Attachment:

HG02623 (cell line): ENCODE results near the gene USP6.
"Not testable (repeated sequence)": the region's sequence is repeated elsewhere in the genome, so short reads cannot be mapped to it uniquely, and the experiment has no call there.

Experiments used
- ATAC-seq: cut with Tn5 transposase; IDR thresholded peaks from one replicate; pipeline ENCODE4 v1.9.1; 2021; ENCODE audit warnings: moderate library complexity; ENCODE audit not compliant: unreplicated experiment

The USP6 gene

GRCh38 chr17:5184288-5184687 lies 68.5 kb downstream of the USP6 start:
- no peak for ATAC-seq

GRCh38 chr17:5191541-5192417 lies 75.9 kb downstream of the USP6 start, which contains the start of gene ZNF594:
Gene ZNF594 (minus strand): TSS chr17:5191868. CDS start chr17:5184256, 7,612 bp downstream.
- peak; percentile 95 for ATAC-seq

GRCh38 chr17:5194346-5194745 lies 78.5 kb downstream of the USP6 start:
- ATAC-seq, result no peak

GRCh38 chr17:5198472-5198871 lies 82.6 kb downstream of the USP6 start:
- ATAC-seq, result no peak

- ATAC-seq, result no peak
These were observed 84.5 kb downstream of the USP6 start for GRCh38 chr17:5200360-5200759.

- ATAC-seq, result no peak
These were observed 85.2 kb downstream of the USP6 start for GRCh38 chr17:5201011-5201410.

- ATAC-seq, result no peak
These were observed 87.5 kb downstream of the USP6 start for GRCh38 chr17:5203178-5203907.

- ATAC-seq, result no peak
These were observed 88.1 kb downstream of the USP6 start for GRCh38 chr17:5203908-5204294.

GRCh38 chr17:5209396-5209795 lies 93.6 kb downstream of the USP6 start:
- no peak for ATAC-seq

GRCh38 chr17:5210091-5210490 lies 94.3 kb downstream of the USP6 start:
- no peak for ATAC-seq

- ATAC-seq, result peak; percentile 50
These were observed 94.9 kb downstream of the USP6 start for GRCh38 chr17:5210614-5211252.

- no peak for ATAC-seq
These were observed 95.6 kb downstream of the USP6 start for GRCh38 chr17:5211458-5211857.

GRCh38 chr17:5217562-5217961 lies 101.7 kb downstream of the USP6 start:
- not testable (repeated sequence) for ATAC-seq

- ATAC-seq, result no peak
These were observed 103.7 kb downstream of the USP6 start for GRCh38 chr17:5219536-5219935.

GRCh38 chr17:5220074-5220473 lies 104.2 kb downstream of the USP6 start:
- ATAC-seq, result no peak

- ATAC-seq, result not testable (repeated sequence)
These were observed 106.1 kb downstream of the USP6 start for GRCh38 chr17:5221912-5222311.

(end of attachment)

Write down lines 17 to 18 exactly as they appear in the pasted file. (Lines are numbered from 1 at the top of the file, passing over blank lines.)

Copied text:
- ATAC-seq, result no peak
These were observed 85.2 kb downstream of the USP6 start for GRCh38 chr17:5201011-5201410.